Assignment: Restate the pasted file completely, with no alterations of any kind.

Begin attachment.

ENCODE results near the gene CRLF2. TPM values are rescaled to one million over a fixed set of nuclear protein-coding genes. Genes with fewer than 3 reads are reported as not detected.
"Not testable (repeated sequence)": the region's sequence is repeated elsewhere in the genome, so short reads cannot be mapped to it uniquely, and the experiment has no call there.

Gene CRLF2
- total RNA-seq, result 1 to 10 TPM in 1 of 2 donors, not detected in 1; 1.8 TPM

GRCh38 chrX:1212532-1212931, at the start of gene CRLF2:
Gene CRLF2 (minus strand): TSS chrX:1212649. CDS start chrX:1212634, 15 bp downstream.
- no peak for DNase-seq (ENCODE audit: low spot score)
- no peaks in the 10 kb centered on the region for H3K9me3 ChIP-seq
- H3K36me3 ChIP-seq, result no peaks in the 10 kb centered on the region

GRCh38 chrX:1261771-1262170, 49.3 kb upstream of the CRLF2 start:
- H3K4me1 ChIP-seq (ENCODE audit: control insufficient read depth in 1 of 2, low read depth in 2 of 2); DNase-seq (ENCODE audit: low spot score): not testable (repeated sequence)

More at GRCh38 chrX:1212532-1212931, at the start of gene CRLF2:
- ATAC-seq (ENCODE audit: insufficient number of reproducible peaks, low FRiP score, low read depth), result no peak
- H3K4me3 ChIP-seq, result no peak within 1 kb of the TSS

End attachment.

ENCODE results near the gene CRLF2. TPM values are rescaled to one million over a fixed set of nuclear protein-coding genes. Genes with fewer than 3 reads are reported as not detected.
"Not testable (repeated sequence)": the region's sequence is repeated elsewhere in the genome, so short reads cannot be mapped to it uniquely, and the experiment has no call there.

Gene CRLF2
- total RNA-seq, result 1 to 10 TPM in 1 of 2 donors, not detected in 1; 1.8 TPM

GRCh38 chrX:1212532-1212931, at the start of gene CRLF2:
Gene CRLF2 (minus strand): TSS chrX:1212649. CDS start chrX:1212634, 15 bp downstream.
- no peak for DNase-seq (ENCODE audit: low spot score)
- no peaks in the 10 kb centered on the region for H3K9me3 ChIP-seq
- H3K36me3 ChIP-seq, result no peaks in the 10 kb centered on the region

GRCh38 chrX:1261771-1262170, 49.3 kb upstream of the CRLF2 start:
- H3K4me1 ChIP-seq (ENCODE audit: control insufficient read depth in 1 of 2, low read depth in 2 of 2); DNase-seq (ENCODE audit: low spot score): not testable (repeated sequence)

More at GRCh38 chrX:1212532-1212931, at the start of gene CRLF2:
- ATAC-seq (ENCODE audit: insufficient number of reproducible peaks, low FRiP score, low read depth), result no peak
- H3K4me3 ChIP-seq, result no peak within 1 kb of the TSS